Lots on Alfredo Aceves
May 27th, 2011 by czar

FWIW, Aceves’ xERA before today was 4.71. He’s gotten very lucky — his BABIP was .190 — and his K/BB ratio was a very poor 1.4/1. So he probably is “a decent fill-in starter but not much more.”

This isn’t just a 2011 thing, his career BABIP is .230 and career xFIP is 4.41 It’s not really a matter of inducing a low BABIP either as his career xBABIP is .287. None of this is to say he’s useless, but he is due for regression in his stats at some point. His ERA for the rest of the season will probably be closer to 6.00 than 2.00.

In fact his current WHIP of 1.058 becomes 1.221 (xWHIP) if we assume a regression in BABIP to his xBABIP.

At what point is his chronically low BABIP sustainable?

Well, this isn’t even regression to a “standard” expected BABIP (some people use a flat .300), this is to an xBABIP that’s calculated based on his batted ball profiles, so unless he’s giving up “softer” line drives than most pitchers or directing his GB right at fielders there’s not a lot of wiggle room there. While it’s impressive that it’s (BABIP) been pretty low over his whole career, 148 IP is maybe 3/4 of a season for a decent SP. I am very confident in saying some regression is in order over, say, his next 150 IP. In addition, there is probably a bit of regression built into SP Aceves vs. RP Aceves.

None of this means he was a bad signing or is a bad pitcher, but people expecting a ~3.00 ERA going forward are probably way too optimistic. Mid 4′s seems about right, and his career xFIP agrees with that. Nothing at all wrong with league average production for a cheap contract.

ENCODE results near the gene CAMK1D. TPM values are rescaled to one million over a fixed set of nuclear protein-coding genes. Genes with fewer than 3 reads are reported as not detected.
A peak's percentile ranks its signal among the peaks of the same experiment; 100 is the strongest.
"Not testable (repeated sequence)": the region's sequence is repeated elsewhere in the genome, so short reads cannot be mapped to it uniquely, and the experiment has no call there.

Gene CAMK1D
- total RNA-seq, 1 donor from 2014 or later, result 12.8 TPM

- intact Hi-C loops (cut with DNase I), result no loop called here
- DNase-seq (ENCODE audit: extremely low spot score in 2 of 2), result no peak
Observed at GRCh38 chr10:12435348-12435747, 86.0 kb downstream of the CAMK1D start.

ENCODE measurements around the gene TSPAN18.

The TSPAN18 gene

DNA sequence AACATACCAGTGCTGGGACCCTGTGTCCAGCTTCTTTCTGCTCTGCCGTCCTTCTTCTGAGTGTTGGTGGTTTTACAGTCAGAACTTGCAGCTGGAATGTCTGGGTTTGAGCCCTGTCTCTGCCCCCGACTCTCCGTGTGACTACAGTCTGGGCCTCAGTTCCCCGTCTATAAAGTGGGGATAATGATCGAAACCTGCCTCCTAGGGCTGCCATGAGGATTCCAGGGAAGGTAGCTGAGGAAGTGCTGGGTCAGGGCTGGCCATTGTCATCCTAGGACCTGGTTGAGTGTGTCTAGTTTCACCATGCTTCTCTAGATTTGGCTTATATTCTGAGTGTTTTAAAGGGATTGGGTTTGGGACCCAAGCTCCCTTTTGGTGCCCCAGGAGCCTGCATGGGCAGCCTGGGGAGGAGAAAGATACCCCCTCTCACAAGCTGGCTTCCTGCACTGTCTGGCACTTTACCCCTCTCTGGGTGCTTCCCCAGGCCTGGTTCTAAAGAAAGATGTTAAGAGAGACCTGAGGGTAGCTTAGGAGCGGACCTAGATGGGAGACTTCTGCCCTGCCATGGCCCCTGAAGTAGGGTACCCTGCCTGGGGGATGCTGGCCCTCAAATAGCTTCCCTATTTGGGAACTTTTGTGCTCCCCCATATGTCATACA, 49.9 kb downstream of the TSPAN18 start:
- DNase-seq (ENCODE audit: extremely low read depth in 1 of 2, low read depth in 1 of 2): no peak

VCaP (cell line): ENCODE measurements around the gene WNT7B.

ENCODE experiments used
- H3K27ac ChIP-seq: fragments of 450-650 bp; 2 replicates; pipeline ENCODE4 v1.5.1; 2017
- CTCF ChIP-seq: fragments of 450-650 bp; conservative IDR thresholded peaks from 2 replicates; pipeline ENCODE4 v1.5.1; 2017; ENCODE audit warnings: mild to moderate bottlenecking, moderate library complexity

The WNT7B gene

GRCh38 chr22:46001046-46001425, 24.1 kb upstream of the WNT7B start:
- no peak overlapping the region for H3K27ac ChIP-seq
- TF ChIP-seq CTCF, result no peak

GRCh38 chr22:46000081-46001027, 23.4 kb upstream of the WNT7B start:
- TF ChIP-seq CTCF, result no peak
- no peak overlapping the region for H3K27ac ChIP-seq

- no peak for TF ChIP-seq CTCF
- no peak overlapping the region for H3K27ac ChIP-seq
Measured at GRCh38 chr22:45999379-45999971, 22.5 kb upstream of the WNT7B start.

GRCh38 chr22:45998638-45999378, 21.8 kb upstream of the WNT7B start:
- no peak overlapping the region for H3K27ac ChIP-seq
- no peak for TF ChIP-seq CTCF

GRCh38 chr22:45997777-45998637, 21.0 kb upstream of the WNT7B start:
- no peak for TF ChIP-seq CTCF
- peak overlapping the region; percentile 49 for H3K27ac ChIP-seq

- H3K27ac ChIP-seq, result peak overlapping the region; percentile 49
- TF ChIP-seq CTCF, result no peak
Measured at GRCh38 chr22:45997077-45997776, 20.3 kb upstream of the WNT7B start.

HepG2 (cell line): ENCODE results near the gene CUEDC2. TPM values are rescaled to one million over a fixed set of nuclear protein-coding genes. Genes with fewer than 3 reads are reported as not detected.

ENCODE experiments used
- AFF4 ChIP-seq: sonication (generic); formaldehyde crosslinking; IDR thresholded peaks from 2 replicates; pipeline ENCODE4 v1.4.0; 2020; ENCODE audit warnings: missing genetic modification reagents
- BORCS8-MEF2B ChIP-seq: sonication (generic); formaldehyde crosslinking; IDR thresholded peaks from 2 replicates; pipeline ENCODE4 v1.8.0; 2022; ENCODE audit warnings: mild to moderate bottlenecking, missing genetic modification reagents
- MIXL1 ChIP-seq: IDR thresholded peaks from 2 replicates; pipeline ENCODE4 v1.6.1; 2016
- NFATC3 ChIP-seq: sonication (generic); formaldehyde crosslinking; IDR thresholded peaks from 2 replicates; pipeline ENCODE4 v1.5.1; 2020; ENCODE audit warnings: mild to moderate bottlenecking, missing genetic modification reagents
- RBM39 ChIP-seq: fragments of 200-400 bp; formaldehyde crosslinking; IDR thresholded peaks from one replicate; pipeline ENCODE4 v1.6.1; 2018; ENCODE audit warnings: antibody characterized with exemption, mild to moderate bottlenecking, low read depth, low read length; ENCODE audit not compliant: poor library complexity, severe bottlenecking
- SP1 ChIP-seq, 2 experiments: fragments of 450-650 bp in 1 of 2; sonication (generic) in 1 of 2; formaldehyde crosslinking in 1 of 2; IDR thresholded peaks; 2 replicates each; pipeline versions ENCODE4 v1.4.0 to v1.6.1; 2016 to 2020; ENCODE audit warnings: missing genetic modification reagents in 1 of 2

So, it looks like a legitimate .226 BABIP helped by a little luck. A .226 BABIP is unsustainable only because no one is that good in the long run, but it’s been legitimate just as Crawford has legitimately been insanely good the last two games– none of those hits was remotely cheap.

This is very different than a guy with his same numbers where we can find, say, 8 lucky outs instead of 2. That would tell you that he’s not really capable of pitching that well for two months. But Aceves has shown that he is capable of being very nearly this good for this many consecutive innings.

I don’t think the best argument for Aceves regression is that his 2011 BABIP doesn’t match his 2011 xBABIP– my main concern is that he’s getting 8% of his BIP as LDs while his 2008-2010 seasons are 17%, 17%, are 20%.

I guess I just don’t see a tremendous amount of predictive value in saying “well, he wasn’t lucky via batted balls in 22 IP so far, ergo he’s a good pitcher.” First it’s a tremendously small sample size relative to his career burden and secondly you’ve proved he’s been only marginally lucky when those balls are in the air, but I’d argue that’s not the same as proving he’s hasn’t been lucky in the way that– say– 3 or 4 guys got just under a hanging curveball and sent them to CF instead of a liner up the middle for a base hit.

To me, saying he’s “capable of being this good” and projecting it forward would require similar stretches of this throughout his career (batted balls wise) of which there are none.

Posted in Message Board Ramblings

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